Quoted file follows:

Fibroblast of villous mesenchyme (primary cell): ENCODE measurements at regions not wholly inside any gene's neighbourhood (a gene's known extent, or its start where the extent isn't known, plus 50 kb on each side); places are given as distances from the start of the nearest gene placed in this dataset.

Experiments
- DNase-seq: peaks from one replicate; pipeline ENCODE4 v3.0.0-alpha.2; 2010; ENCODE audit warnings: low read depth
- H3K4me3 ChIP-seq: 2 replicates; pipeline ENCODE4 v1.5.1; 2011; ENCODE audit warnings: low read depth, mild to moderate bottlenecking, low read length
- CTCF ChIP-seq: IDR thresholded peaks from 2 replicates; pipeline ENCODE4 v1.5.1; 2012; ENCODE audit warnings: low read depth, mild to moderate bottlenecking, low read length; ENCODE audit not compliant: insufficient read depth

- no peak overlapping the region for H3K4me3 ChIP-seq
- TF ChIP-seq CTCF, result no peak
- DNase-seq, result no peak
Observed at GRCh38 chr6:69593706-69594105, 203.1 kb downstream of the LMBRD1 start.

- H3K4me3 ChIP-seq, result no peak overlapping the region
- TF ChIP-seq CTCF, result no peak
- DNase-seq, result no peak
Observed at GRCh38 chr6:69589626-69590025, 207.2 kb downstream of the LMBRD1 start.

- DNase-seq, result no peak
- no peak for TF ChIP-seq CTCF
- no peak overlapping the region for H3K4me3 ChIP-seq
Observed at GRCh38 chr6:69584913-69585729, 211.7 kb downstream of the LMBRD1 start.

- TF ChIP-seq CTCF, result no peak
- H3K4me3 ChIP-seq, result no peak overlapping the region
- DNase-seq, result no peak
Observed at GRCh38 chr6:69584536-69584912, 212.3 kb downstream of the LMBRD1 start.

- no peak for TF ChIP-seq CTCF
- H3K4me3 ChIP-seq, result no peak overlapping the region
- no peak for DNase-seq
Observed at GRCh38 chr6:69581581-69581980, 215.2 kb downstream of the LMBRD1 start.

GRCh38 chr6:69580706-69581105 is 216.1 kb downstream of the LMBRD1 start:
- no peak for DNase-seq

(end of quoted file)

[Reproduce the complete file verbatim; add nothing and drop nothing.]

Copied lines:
Fibroblast of villous mesenchyme (primary cell): ENCODE measurements at regions not wholly inside any gene's neighbourhood (a gene's known extent, or its start where the extent isn't known, plus 50 kb on each side); places are given as distances from the start of the nearest gene placed in this dataset.

Experiments
- DNase-seq: peaks from one replicate; pipeline ENCODE4 v3.0.0-alpha.2; 2010; ENCODE audit warnings: low read depth
- H3K4me3 ChIP-seq: 2 replicates; pipeline ENCODE4 v1.5.1; 2011; ENCODE audit warnings: low read depth, mild to moderate bottlenecking, low read length
- CTCF ChIP-seq: IDR thresholded peaks from 2 replicates; pipeline ENCODE4 v1.5.1; 2012; ENCODE audit warnings: low read depth, mild to moderate bottlenecking, low read length; ENCODE audit not compliant: insufficient read depth

- no peak overlapping the region for H3K4me3 ChIP-seq
- TF ChIP-seq CTCF, result no peak
- DNase-seq, result no peak
Observed at GRCh38 chr6:69593706-69594105, 203.1 kb downstream of the LMBRD1 start.

- H3K4me3 ChIP-seq, result no peak overlapping the region
- TF ChIP-seq CTCF, result no peak
- DNase-seq, result no peak
Observed at GRCh38 chr6:69589626-69590025, 207.2 kb downstream of the LMBRD1 start.

- DNase-seq, result no peak
- no peak for TF ChIP-seq CTCF
- no peak overlapping the region for H3K4me3 ChIP-seq
Observed at GRCh38 chr6:69584913-69585729, 211.7 kb downstream of the LMBRD1 start.

- TF ChIP-seq CTCF, result no peak
- H3K4me3 ChIP-seq, result no peak overlapping the region
- DNase-seq, result no peak
Observed at GRCh38 chr6:69584536-69584912, 212.3 kb downstream of the LMBRD1 start.

- no peak for TF ChIP-seq CTCF
- H3K4me3 ChIP-seq, result no peak overlapping the region
- no peak for DNase-seq
Observed at GRCh38 chr6:69581581-69581980, 215.2 kb downstream of the LMBRD1 start.

GRCh38 chr6:69580706-69581105 is 216.1 kb downstream of the LMBRD1 start:
- no peak for DNase-seq